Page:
Small and non-small cell lung cancer present in a variety of radiologic and clinical patterns, and have been linked to smoking. Primary adenocarcinoma of the lung has been increasingly recognized in females and nonsmokers, often presenting a diagnostic challenge. In the absence of smoking history, these radiographic patterns may be initially misdiagnosed as an infectious or inflammatory condition, often delaying the diagnosis of malignancy. We report two cases of female patients with relatively short or no smoking history presenting with diffuse pulmonary infiltrates not typically seen in primary lung cancer, which created a diagnostic challenge, ultimately diagnosed as primary lung adenocarcinoma. Each case had different subtype patterns of adenocarcinoma. The first case described adenocarcinoma of mostly acinar pattern; while the second case was noted to have adenocarcinoma of micropapillary pattern. Given lung adenocarcinoma's nonspecific presentation, which may mimic infectious and diffuse interstitial lung disease, the above cases highlight the importance of entertaining lung adenocarcinoma as part of the differential diagnosis of such presentations.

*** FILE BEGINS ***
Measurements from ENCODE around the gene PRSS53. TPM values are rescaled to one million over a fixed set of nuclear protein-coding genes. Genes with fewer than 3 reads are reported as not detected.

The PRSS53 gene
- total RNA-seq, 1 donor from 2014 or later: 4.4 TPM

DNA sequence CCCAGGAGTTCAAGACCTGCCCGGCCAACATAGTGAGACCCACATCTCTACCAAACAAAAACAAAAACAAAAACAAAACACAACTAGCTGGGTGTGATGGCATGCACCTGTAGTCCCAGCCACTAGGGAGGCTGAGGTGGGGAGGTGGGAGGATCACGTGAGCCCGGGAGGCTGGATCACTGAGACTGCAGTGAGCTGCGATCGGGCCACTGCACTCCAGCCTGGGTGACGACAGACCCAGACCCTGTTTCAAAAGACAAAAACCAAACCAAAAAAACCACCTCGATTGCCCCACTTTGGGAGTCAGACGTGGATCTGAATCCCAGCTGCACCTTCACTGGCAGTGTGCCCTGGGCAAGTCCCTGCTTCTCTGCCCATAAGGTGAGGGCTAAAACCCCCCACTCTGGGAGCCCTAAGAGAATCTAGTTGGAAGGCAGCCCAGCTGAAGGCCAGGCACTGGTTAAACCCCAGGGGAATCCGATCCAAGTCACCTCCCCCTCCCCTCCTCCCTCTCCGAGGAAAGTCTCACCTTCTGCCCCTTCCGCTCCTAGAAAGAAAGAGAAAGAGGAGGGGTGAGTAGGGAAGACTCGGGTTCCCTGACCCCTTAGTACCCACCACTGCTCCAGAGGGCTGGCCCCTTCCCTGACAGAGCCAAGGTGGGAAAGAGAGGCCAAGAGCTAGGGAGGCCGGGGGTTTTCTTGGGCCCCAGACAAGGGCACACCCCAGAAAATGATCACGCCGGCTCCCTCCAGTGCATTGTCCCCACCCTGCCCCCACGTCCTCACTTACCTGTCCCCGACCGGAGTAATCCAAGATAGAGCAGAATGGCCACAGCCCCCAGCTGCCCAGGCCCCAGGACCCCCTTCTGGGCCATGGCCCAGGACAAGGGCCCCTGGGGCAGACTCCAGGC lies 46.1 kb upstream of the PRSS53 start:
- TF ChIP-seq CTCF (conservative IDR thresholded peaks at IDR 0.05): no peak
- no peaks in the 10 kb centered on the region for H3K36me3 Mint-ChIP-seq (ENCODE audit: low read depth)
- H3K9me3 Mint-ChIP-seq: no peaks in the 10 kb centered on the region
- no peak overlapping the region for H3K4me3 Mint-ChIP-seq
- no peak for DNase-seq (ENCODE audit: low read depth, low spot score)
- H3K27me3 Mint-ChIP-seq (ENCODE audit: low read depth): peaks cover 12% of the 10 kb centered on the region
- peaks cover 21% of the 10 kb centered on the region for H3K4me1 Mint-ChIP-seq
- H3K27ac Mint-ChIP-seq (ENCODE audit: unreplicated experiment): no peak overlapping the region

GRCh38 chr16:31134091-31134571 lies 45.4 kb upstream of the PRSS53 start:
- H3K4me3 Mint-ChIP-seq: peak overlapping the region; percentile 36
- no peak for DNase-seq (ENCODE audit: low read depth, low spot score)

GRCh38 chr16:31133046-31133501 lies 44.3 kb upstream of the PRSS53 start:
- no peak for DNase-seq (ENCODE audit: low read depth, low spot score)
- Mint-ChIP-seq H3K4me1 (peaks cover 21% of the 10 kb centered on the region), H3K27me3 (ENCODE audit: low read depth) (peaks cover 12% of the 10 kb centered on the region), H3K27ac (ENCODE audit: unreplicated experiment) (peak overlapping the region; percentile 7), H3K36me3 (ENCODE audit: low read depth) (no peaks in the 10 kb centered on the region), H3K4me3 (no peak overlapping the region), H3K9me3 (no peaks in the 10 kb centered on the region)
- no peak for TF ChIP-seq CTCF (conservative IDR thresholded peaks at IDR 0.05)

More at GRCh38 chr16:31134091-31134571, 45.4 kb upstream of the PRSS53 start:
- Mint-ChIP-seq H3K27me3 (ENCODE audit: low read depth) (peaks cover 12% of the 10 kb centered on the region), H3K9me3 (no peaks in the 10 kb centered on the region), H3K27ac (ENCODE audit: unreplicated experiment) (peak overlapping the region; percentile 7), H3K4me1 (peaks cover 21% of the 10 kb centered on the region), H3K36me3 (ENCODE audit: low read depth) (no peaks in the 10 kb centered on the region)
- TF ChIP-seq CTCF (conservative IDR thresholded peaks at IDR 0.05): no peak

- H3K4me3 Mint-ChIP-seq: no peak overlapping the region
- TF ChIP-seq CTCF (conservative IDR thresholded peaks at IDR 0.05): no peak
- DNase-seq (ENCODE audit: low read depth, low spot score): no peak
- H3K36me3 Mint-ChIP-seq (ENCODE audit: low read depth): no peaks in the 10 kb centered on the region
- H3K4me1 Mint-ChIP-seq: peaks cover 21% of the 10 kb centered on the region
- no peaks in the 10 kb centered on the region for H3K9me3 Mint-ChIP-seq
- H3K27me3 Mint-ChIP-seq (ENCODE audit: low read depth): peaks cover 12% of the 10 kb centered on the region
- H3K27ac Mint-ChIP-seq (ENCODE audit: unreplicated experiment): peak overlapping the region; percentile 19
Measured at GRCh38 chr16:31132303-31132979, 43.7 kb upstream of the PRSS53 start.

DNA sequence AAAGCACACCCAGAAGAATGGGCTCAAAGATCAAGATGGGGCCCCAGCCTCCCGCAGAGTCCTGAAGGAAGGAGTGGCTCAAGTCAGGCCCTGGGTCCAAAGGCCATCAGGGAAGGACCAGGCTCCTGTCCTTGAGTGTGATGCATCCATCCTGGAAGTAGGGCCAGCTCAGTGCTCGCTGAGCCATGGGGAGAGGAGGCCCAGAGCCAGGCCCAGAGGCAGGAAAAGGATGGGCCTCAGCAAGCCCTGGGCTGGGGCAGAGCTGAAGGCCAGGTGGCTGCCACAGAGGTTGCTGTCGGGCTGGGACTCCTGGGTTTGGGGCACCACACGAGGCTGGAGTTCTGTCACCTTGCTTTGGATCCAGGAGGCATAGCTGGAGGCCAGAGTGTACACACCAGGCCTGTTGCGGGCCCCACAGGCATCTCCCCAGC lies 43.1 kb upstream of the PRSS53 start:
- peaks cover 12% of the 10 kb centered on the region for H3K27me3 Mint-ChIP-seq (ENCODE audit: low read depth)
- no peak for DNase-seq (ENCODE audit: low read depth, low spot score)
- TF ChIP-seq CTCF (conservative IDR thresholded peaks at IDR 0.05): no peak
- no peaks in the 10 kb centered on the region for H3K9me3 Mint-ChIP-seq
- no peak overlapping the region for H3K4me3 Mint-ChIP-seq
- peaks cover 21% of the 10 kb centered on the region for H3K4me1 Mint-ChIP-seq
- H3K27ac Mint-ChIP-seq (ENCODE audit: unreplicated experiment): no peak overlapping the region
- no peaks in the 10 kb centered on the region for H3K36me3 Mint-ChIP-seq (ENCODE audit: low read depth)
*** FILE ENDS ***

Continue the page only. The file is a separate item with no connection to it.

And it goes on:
Ismail, M., & Sekhon, R. (2017). Diffuse Pulmonary Infiltrates: a Guise of Adenocarcinoma. Respiratory Medicine Case Reports, 22, 150-153. https://doi.org/10.1016/j.rmcr.2017.08.003